Wildbloomers said:@Kaktus. Don't give up on hand pollination. The reason for failure can be many things. Maybe the plant is not receptive at the time, two or three days from opening usually works. Maybe the pollen is too old, it should be almost granular but slightly sticky. Maybe the pollen was not applied to the proper part of the stigma (the main reason for failure).
Possibly small insects have eaten the pollen and stigmatic surface after the pollination. I once took a flower that I accidentally knocked off a plant and opened it to get the pollen only to find tiny worms crawling in the pollen.
These pics may be helpful.
Flower with two petals and corresponding tube removed. The fuzzy pink parts are the anther tails and serve no purpose in hand pollination. (Interesting side note, in some multi-petaled plants these have developed into petals so when you open the flower they will be missing). The fuzzy white cone with the slits in it contains and protects the pollen and the stigma. The pollinators take pollen from the top slits and deposit it into the bottom ones.
In this picture I have removed three of the anther tails down to the top of the stigma (which is not receptive so any pollen that falls on it doesn't pollinate the plant, nature's way of forcing outcrossing). The toothpick is touching the area that has the pollen, the top half of the fuzzy white cone.
In this pic you can see that the pollen is brown and crumbly looking, probably no longer viable. It should be greenish yellow to straw brown in color. The toothpick points to the area that houses the receptive portion of the stigma.
Here I have pushed the toothpick through one slit and out another. This is where our friendly bees put the pollen.
Here I have removed a section of the cone to expose the stigma (the shiny part) and the tube leading down to the ovary
The toothpick is pointing to the receptive part of the stigma, the bottom side not the top. Imagine our little insect looking for nectar puts it's face or feet or proboscis into the closest slit to the flower face and finds none. Not to be deterred our intrepid creature, now sullied with pollen pushes on to the deeper slit and when it leaves/backs out it pulls its appendages back through the deeper slit thereby depositing pollen on the underside of the stigma and, assuming the plants are compatible, pollination has been accomplished. Kaktus, be the bee!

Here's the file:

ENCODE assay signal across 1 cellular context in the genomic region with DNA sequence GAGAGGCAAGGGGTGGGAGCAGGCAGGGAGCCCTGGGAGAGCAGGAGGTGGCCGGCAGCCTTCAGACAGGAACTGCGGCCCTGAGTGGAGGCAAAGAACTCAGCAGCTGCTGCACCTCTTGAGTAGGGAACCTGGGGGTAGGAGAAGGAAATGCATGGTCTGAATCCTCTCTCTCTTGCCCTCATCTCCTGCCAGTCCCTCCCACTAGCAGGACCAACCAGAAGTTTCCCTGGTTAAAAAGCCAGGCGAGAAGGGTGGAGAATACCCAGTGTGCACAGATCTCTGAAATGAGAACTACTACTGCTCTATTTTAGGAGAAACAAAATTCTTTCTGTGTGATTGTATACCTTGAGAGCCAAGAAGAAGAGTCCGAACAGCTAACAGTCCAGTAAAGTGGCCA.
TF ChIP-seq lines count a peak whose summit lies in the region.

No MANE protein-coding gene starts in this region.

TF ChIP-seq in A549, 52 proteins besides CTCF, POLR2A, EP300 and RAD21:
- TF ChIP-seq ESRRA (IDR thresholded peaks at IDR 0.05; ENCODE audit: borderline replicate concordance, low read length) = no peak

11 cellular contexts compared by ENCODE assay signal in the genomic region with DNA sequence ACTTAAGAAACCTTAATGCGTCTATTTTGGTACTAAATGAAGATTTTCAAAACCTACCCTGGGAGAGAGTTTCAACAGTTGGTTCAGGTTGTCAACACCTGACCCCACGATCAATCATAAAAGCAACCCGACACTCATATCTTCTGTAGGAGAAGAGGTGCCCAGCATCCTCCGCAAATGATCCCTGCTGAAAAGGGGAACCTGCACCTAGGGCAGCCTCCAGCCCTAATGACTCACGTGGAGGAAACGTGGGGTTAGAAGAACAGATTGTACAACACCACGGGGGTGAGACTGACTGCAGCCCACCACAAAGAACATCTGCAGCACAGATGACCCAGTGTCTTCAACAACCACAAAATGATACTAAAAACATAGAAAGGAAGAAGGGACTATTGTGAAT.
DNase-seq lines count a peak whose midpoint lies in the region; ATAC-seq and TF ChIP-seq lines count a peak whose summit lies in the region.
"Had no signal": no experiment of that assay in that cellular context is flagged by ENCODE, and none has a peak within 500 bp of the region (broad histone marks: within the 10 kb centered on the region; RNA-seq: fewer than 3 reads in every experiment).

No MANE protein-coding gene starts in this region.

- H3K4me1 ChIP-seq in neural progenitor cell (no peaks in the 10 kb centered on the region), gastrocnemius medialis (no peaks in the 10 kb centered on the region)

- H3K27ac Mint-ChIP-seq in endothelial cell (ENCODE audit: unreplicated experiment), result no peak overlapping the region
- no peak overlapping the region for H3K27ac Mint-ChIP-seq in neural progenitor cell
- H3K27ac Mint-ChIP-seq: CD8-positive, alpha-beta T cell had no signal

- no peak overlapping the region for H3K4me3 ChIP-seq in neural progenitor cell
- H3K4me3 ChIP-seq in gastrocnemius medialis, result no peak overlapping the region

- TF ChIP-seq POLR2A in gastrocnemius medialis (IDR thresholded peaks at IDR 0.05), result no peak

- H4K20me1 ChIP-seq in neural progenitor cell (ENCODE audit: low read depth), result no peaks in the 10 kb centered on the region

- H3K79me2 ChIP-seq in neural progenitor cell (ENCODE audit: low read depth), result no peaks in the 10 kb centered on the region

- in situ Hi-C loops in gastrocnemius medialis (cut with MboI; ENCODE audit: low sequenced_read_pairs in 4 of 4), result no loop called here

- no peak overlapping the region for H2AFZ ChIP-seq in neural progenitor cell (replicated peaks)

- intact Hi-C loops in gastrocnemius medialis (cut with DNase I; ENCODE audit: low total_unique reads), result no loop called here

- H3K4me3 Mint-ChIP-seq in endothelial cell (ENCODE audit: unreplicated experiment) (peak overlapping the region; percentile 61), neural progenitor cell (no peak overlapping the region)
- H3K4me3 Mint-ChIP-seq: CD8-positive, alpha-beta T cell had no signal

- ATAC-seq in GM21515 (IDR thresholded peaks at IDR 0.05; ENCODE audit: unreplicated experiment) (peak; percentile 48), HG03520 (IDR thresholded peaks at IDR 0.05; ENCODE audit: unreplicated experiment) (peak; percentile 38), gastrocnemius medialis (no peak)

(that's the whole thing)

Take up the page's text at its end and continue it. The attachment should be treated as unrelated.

GigiPlumeria said:@Kaktus any update on your seedpods from your pollination?
Wildbloomers said:@GigiPlumeria and @RobertFJameson.
Sorry that I didn't get to this sooner, but too much going on.
As the consensus above indicates, multi petaled adenium are not produced by grafting, only reproduced. They are a genetic mutation and aren't produced by mechanical manipulation. The first attached article is quite old but does indicate how one could develop their own line of multi petaled flowers from seed. Essentially you take a single flower with color, shape, size that you like and use it as the seed parent. Then take a multi petal flower that has a good shape and use it as the pollen parent. The resulting progeny (according to the article) will be ~15% multi petaled the color of the seed parent, ~50% multi petaled the color of the pollen parent and the rest single petaled. If you then cross the 15% with its multi petaled siblings or parent you can start getting large numbers of multi petals the color of the original single petaled flower. Note that this takes a while because you have to grow the plants to blooming size and sexual maturity. This is why grafting is so popular.
The second article is a study of variability/heritability in Adenium and explains why this is a good method to produce the results that commercial hybridizers (not grafters) are looking for. It's a little technical but worth reading.
@GigiPlumeria. Of course you can re-post the info. Also, another tip for you is that the flower needs to be open a day or two before attempting to hand pollinate. It seems that either the pollen isn't ripe or the ovary isn't receptive when the flower first opens. At least that's how it appears to me.
And thanks for the nut prizes!
The pictures of your dissected flowers show flowers that developed extra petals from/instead of the anther tails. Flowers like that often don't produce pollen. However the stigma is usually normal and can be receptive to pollen from another plant. Look for anther tails on your multi petal flowers. The ones with anther tails usually have pollen and will carry the multi petal trait.
GigiPlumeria said: @kaktus or @wildbloomers @2ManyPlants any updates on your hand pollinations? Did you get new seedpods? No success for me so I stopped doing it.
I just ended up with mutilated blooms that eventually wilted, turned brown and fell with no seedpods to show.
Wildbloomers said: Yes I got seedpods and after the requisite 60 days they still showed no signs of maturing. Eventually after more than 90 days the seedpod split so even though it was still fleshy, not drying out, I harvested 60 seeds. I set them out in a covered tray as is my norm and had dismal results. Only three germinated. In retrospect maybe I should have waited to sow the seeds until after the temps got higher. They got about 3/4" tall and made their first true leaves and then just stopped. It's been a couple of months now and they are still the same size and haven't made any progress. I'm still hopeful! FYI this is in response to the hand pollination of the multi petaled peach (no pollen) with the pollen from a multi petaled yellow.